Should You Pressure Wash Your Building Before or After You Paint?
As we’re in the thick of spring — and homeowners are in the home maintenance and upkeep mindset — this concern often arises: “I need to pressure wash my vinyl siding, but I need to do touch-up painting of trim work, doors, and other exterior surfaces of my home. What should I do first — pressure washing or painting?
When Should I Pressure Wash My Home or Commercial Building?
First, let’s take a quick look at your home’s siding and brickwork. These surfaces can collect many kinds of dirt and debris; some of it is so fine that it’s not visible. Airborne pollutants, dirt, mold, and mildew can collect on vinyl siding and brick. You can tell if you have mold and mildew. Mold presents itself on siding like zillions of tiny black dots that look like pepper. Green mold spores are easy to see and usually on the side of your home with the least sun.
Brick surfaces can also accumulate mold and mildew but also have another visible type of dirt that appears like white chalk. That white chalky substance on your brick is lime deposits. Lime leeches out of brick over time and comes out with the changing seasons. Whatever is on your brick or siding must be removed. The best way to remove dirt, mold, mildew, and lime deposits is by pressure washing or pressure cleaning your siding or brick.
The remaining question is when to pressure wash or pressure clean these surfaces. Exterior maintenance professionals suggest that homeowners should pressure clean their home’s exterior before they paint any surface. But here’s the key: the pressure-cleaned surfaces need at least three to five days of dry weather before painting begins.
Contact KEVCO at (301) 258-9750 to schedule residential or commercial pressure washing throughout the DC metro area.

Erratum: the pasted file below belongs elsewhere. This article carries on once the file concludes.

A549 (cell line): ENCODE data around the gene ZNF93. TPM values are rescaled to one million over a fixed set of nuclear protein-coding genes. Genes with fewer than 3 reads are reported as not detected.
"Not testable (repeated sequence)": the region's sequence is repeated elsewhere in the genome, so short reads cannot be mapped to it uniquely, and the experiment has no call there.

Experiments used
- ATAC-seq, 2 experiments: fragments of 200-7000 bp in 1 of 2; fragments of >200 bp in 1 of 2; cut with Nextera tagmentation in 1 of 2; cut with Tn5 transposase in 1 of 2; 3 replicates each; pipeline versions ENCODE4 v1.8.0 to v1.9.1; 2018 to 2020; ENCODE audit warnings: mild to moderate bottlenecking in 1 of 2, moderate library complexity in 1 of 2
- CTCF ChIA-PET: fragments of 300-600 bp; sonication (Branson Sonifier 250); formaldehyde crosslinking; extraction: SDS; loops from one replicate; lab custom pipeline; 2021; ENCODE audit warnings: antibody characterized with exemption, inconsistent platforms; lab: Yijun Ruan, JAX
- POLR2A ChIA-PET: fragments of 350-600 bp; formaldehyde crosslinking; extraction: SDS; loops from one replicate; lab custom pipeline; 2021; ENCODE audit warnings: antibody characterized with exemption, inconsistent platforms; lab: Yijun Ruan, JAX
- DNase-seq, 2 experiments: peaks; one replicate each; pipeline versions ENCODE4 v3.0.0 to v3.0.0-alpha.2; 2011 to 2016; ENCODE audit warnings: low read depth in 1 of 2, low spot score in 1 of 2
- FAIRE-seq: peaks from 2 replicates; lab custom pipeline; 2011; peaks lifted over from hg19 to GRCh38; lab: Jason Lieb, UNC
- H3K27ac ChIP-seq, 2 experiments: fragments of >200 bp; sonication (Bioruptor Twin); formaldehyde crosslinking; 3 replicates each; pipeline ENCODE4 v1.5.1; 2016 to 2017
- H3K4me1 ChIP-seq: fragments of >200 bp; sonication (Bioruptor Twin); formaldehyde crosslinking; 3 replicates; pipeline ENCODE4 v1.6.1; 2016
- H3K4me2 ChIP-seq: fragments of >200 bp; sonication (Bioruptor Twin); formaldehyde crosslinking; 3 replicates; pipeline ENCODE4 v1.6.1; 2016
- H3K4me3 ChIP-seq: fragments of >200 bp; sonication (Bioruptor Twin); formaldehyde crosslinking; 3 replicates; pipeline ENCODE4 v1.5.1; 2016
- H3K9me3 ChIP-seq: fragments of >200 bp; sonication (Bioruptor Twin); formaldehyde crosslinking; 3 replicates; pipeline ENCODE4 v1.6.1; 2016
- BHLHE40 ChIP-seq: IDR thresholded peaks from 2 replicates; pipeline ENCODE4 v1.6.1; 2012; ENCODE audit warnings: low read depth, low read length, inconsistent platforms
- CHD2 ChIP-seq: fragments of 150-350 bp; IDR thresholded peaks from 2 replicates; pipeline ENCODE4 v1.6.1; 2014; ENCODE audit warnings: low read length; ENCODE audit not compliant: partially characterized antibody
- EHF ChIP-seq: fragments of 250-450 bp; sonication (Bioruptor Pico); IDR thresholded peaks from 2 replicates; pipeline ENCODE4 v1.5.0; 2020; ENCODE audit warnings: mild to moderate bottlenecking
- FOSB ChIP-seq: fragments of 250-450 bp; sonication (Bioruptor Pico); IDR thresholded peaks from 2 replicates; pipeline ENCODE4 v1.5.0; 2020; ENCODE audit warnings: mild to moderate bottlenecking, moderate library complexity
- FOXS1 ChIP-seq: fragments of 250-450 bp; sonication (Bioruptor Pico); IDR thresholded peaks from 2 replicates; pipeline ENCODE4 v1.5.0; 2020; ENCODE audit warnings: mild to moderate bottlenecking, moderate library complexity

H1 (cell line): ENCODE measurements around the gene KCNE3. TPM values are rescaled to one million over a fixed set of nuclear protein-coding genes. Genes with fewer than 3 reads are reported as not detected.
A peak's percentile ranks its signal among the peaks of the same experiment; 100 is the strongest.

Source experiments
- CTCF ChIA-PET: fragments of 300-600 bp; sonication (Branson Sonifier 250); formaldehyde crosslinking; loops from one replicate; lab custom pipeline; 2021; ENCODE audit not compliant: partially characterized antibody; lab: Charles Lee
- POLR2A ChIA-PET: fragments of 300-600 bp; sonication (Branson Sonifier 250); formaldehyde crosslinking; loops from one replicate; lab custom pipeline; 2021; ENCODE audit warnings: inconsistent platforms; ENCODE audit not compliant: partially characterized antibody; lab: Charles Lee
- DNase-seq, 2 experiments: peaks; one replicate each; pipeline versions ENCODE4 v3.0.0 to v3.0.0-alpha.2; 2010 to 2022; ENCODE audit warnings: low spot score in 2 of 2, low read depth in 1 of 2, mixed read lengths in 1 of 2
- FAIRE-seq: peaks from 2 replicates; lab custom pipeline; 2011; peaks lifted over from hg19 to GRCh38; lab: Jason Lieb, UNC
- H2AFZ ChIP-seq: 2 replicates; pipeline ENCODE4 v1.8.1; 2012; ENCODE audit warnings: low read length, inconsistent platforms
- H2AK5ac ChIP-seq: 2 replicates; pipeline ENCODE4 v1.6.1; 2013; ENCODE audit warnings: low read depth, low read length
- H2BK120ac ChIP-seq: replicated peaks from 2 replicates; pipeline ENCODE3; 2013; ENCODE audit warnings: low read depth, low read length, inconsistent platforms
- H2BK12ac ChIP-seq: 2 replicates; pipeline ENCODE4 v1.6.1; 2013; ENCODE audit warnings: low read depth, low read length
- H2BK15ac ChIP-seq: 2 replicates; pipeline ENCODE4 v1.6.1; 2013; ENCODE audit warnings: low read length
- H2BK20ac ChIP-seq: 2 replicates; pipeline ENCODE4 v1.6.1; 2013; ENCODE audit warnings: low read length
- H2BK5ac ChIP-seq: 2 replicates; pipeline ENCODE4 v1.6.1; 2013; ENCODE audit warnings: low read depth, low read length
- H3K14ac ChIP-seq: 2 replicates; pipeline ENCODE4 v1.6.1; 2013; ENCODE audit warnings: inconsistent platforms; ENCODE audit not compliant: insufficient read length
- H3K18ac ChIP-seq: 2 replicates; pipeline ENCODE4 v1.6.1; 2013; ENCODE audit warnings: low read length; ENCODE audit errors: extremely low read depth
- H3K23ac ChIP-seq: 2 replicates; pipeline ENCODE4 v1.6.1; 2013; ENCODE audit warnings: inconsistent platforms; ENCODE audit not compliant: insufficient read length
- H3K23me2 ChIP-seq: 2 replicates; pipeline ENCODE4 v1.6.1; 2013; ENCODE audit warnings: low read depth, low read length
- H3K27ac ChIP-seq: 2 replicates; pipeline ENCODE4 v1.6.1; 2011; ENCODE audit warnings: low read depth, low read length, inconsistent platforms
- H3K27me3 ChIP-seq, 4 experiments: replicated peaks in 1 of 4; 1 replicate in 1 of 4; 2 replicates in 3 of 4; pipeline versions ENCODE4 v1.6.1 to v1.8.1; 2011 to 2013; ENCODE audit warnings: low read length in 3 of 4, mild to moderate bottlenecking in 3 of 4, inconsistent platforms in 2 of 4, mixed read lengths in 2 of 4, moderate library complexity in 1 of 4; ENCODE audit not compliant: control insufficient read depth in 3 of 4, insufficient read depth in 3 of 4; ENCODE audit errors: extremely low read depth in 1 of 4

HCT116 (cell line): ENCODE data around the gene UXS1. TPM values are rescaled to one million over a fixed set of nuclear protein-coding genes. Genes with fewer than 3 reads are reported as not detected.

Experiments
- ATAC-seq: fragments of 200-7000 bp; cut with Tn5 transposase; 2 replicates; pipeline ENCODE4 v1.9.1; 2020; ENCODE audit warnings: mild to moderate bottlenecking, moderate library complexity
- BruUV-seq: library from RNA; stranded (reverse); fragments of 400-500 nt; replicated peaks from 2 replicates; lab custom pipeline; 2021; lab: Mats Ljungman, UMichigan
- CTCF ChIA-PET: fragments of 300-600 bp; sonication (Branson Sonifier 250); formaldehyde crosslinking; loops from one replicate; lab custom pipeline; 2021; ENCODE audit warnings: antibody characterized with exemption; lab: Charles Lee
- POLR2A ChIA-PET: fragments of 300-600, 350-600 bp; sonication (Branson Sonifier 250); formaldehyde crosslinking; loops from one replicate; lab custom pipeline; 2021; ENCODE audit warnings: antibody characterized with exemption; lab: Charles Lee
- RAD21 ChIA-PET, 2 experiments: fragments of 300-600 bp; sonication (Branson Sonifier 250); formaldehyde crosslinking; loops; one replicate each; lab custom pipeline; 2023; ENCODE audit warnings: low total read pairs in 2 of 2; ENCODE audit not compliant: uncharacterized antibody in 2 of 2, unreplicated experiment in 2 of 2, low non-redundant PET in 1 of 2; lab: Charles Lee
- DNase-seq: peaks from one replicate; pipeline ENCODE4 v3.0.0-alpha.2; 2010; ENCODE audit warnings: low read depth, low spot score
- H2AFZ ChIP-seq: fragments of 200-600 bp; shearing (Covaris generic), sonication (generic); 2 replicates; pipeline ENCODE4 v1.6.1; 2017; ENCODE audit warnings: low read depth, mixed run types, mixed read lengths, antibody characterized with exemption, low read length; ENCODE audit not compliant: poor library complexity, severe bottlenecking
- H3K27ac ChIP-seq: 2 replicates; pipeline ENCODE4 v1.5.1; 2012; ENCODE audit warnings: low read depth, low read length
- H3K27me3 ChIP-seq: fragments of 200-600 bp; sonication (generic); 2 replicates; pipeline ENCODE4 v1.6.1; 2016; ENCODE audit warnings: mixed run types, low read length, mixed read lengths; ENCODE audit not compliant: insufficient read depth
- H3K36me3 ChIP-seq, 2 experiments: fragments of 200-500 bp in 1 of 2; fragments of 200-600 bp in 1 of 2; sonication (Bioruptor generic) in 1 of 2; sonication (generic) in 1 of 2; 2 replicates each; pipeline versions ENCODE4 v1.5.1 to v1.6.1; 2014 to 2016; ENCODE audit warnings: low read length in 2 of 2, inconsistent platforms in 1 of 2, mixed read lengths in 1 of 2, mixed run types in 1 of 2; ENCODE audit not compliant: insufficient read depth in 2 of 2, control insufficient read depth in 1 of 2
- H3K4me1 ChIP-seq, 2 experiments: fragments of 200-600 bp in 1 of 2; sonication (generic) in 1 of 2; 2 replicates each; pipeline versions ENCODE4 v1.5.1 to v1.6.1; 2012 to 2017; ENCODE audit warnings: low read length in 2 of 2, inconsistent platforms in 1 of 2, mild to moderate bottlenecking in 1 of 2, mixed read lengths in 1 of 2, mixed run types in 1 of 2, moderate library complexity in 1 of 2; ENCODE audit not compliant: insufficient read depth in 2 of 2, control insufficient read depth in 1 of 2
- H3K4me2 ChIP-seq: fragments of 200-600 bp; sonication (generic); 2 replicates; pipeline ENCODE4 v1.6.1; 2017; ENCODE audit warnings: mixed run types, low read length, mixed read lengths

Why Should I Power Wash My Home or Commercial Building?
Benefits of Power Washing Before Painting
Pressure washing removes the grime and dirt that has collected on your siding and blows off flaking and loose paint that you or a painting professional would otherwise need to scrape off. Some pressure washing or pressure cleaning machines have a port for detergent and a low-pressure setting that lets you treat mold while you’re washing, ensuring the mold doesn’t return after you paint.
You can pressure wash vinyl siding; however, aluminum siding — which is quite an old product — can usually not be pressure washed. This is because aluminum siding isn’t used anymore, and if a home still has this type, it’s usually past its life span and can’t be cleaned. To test this, rub your hand across the siding; if a white chalky substance comes off on your hands, the chances are it’s aluminum, and most responsible contractors won’t clean it.
Wood siding dries slower than vinyl or aluminum. If you can’t get to the painting job immediately after washing, don’t wait longer than a month. If you do, enough dirt is likely to collect to require another pressure washing.
Schedule Power Washing in DC, MD & Northern VA
If you need power washing services for your home or commercial building in Washington, DC, Maryland, or Northern Virginia, KEVCO is the company to call.
Call (301) 258-9750 today to schedule pressure washing services in the DC metro area.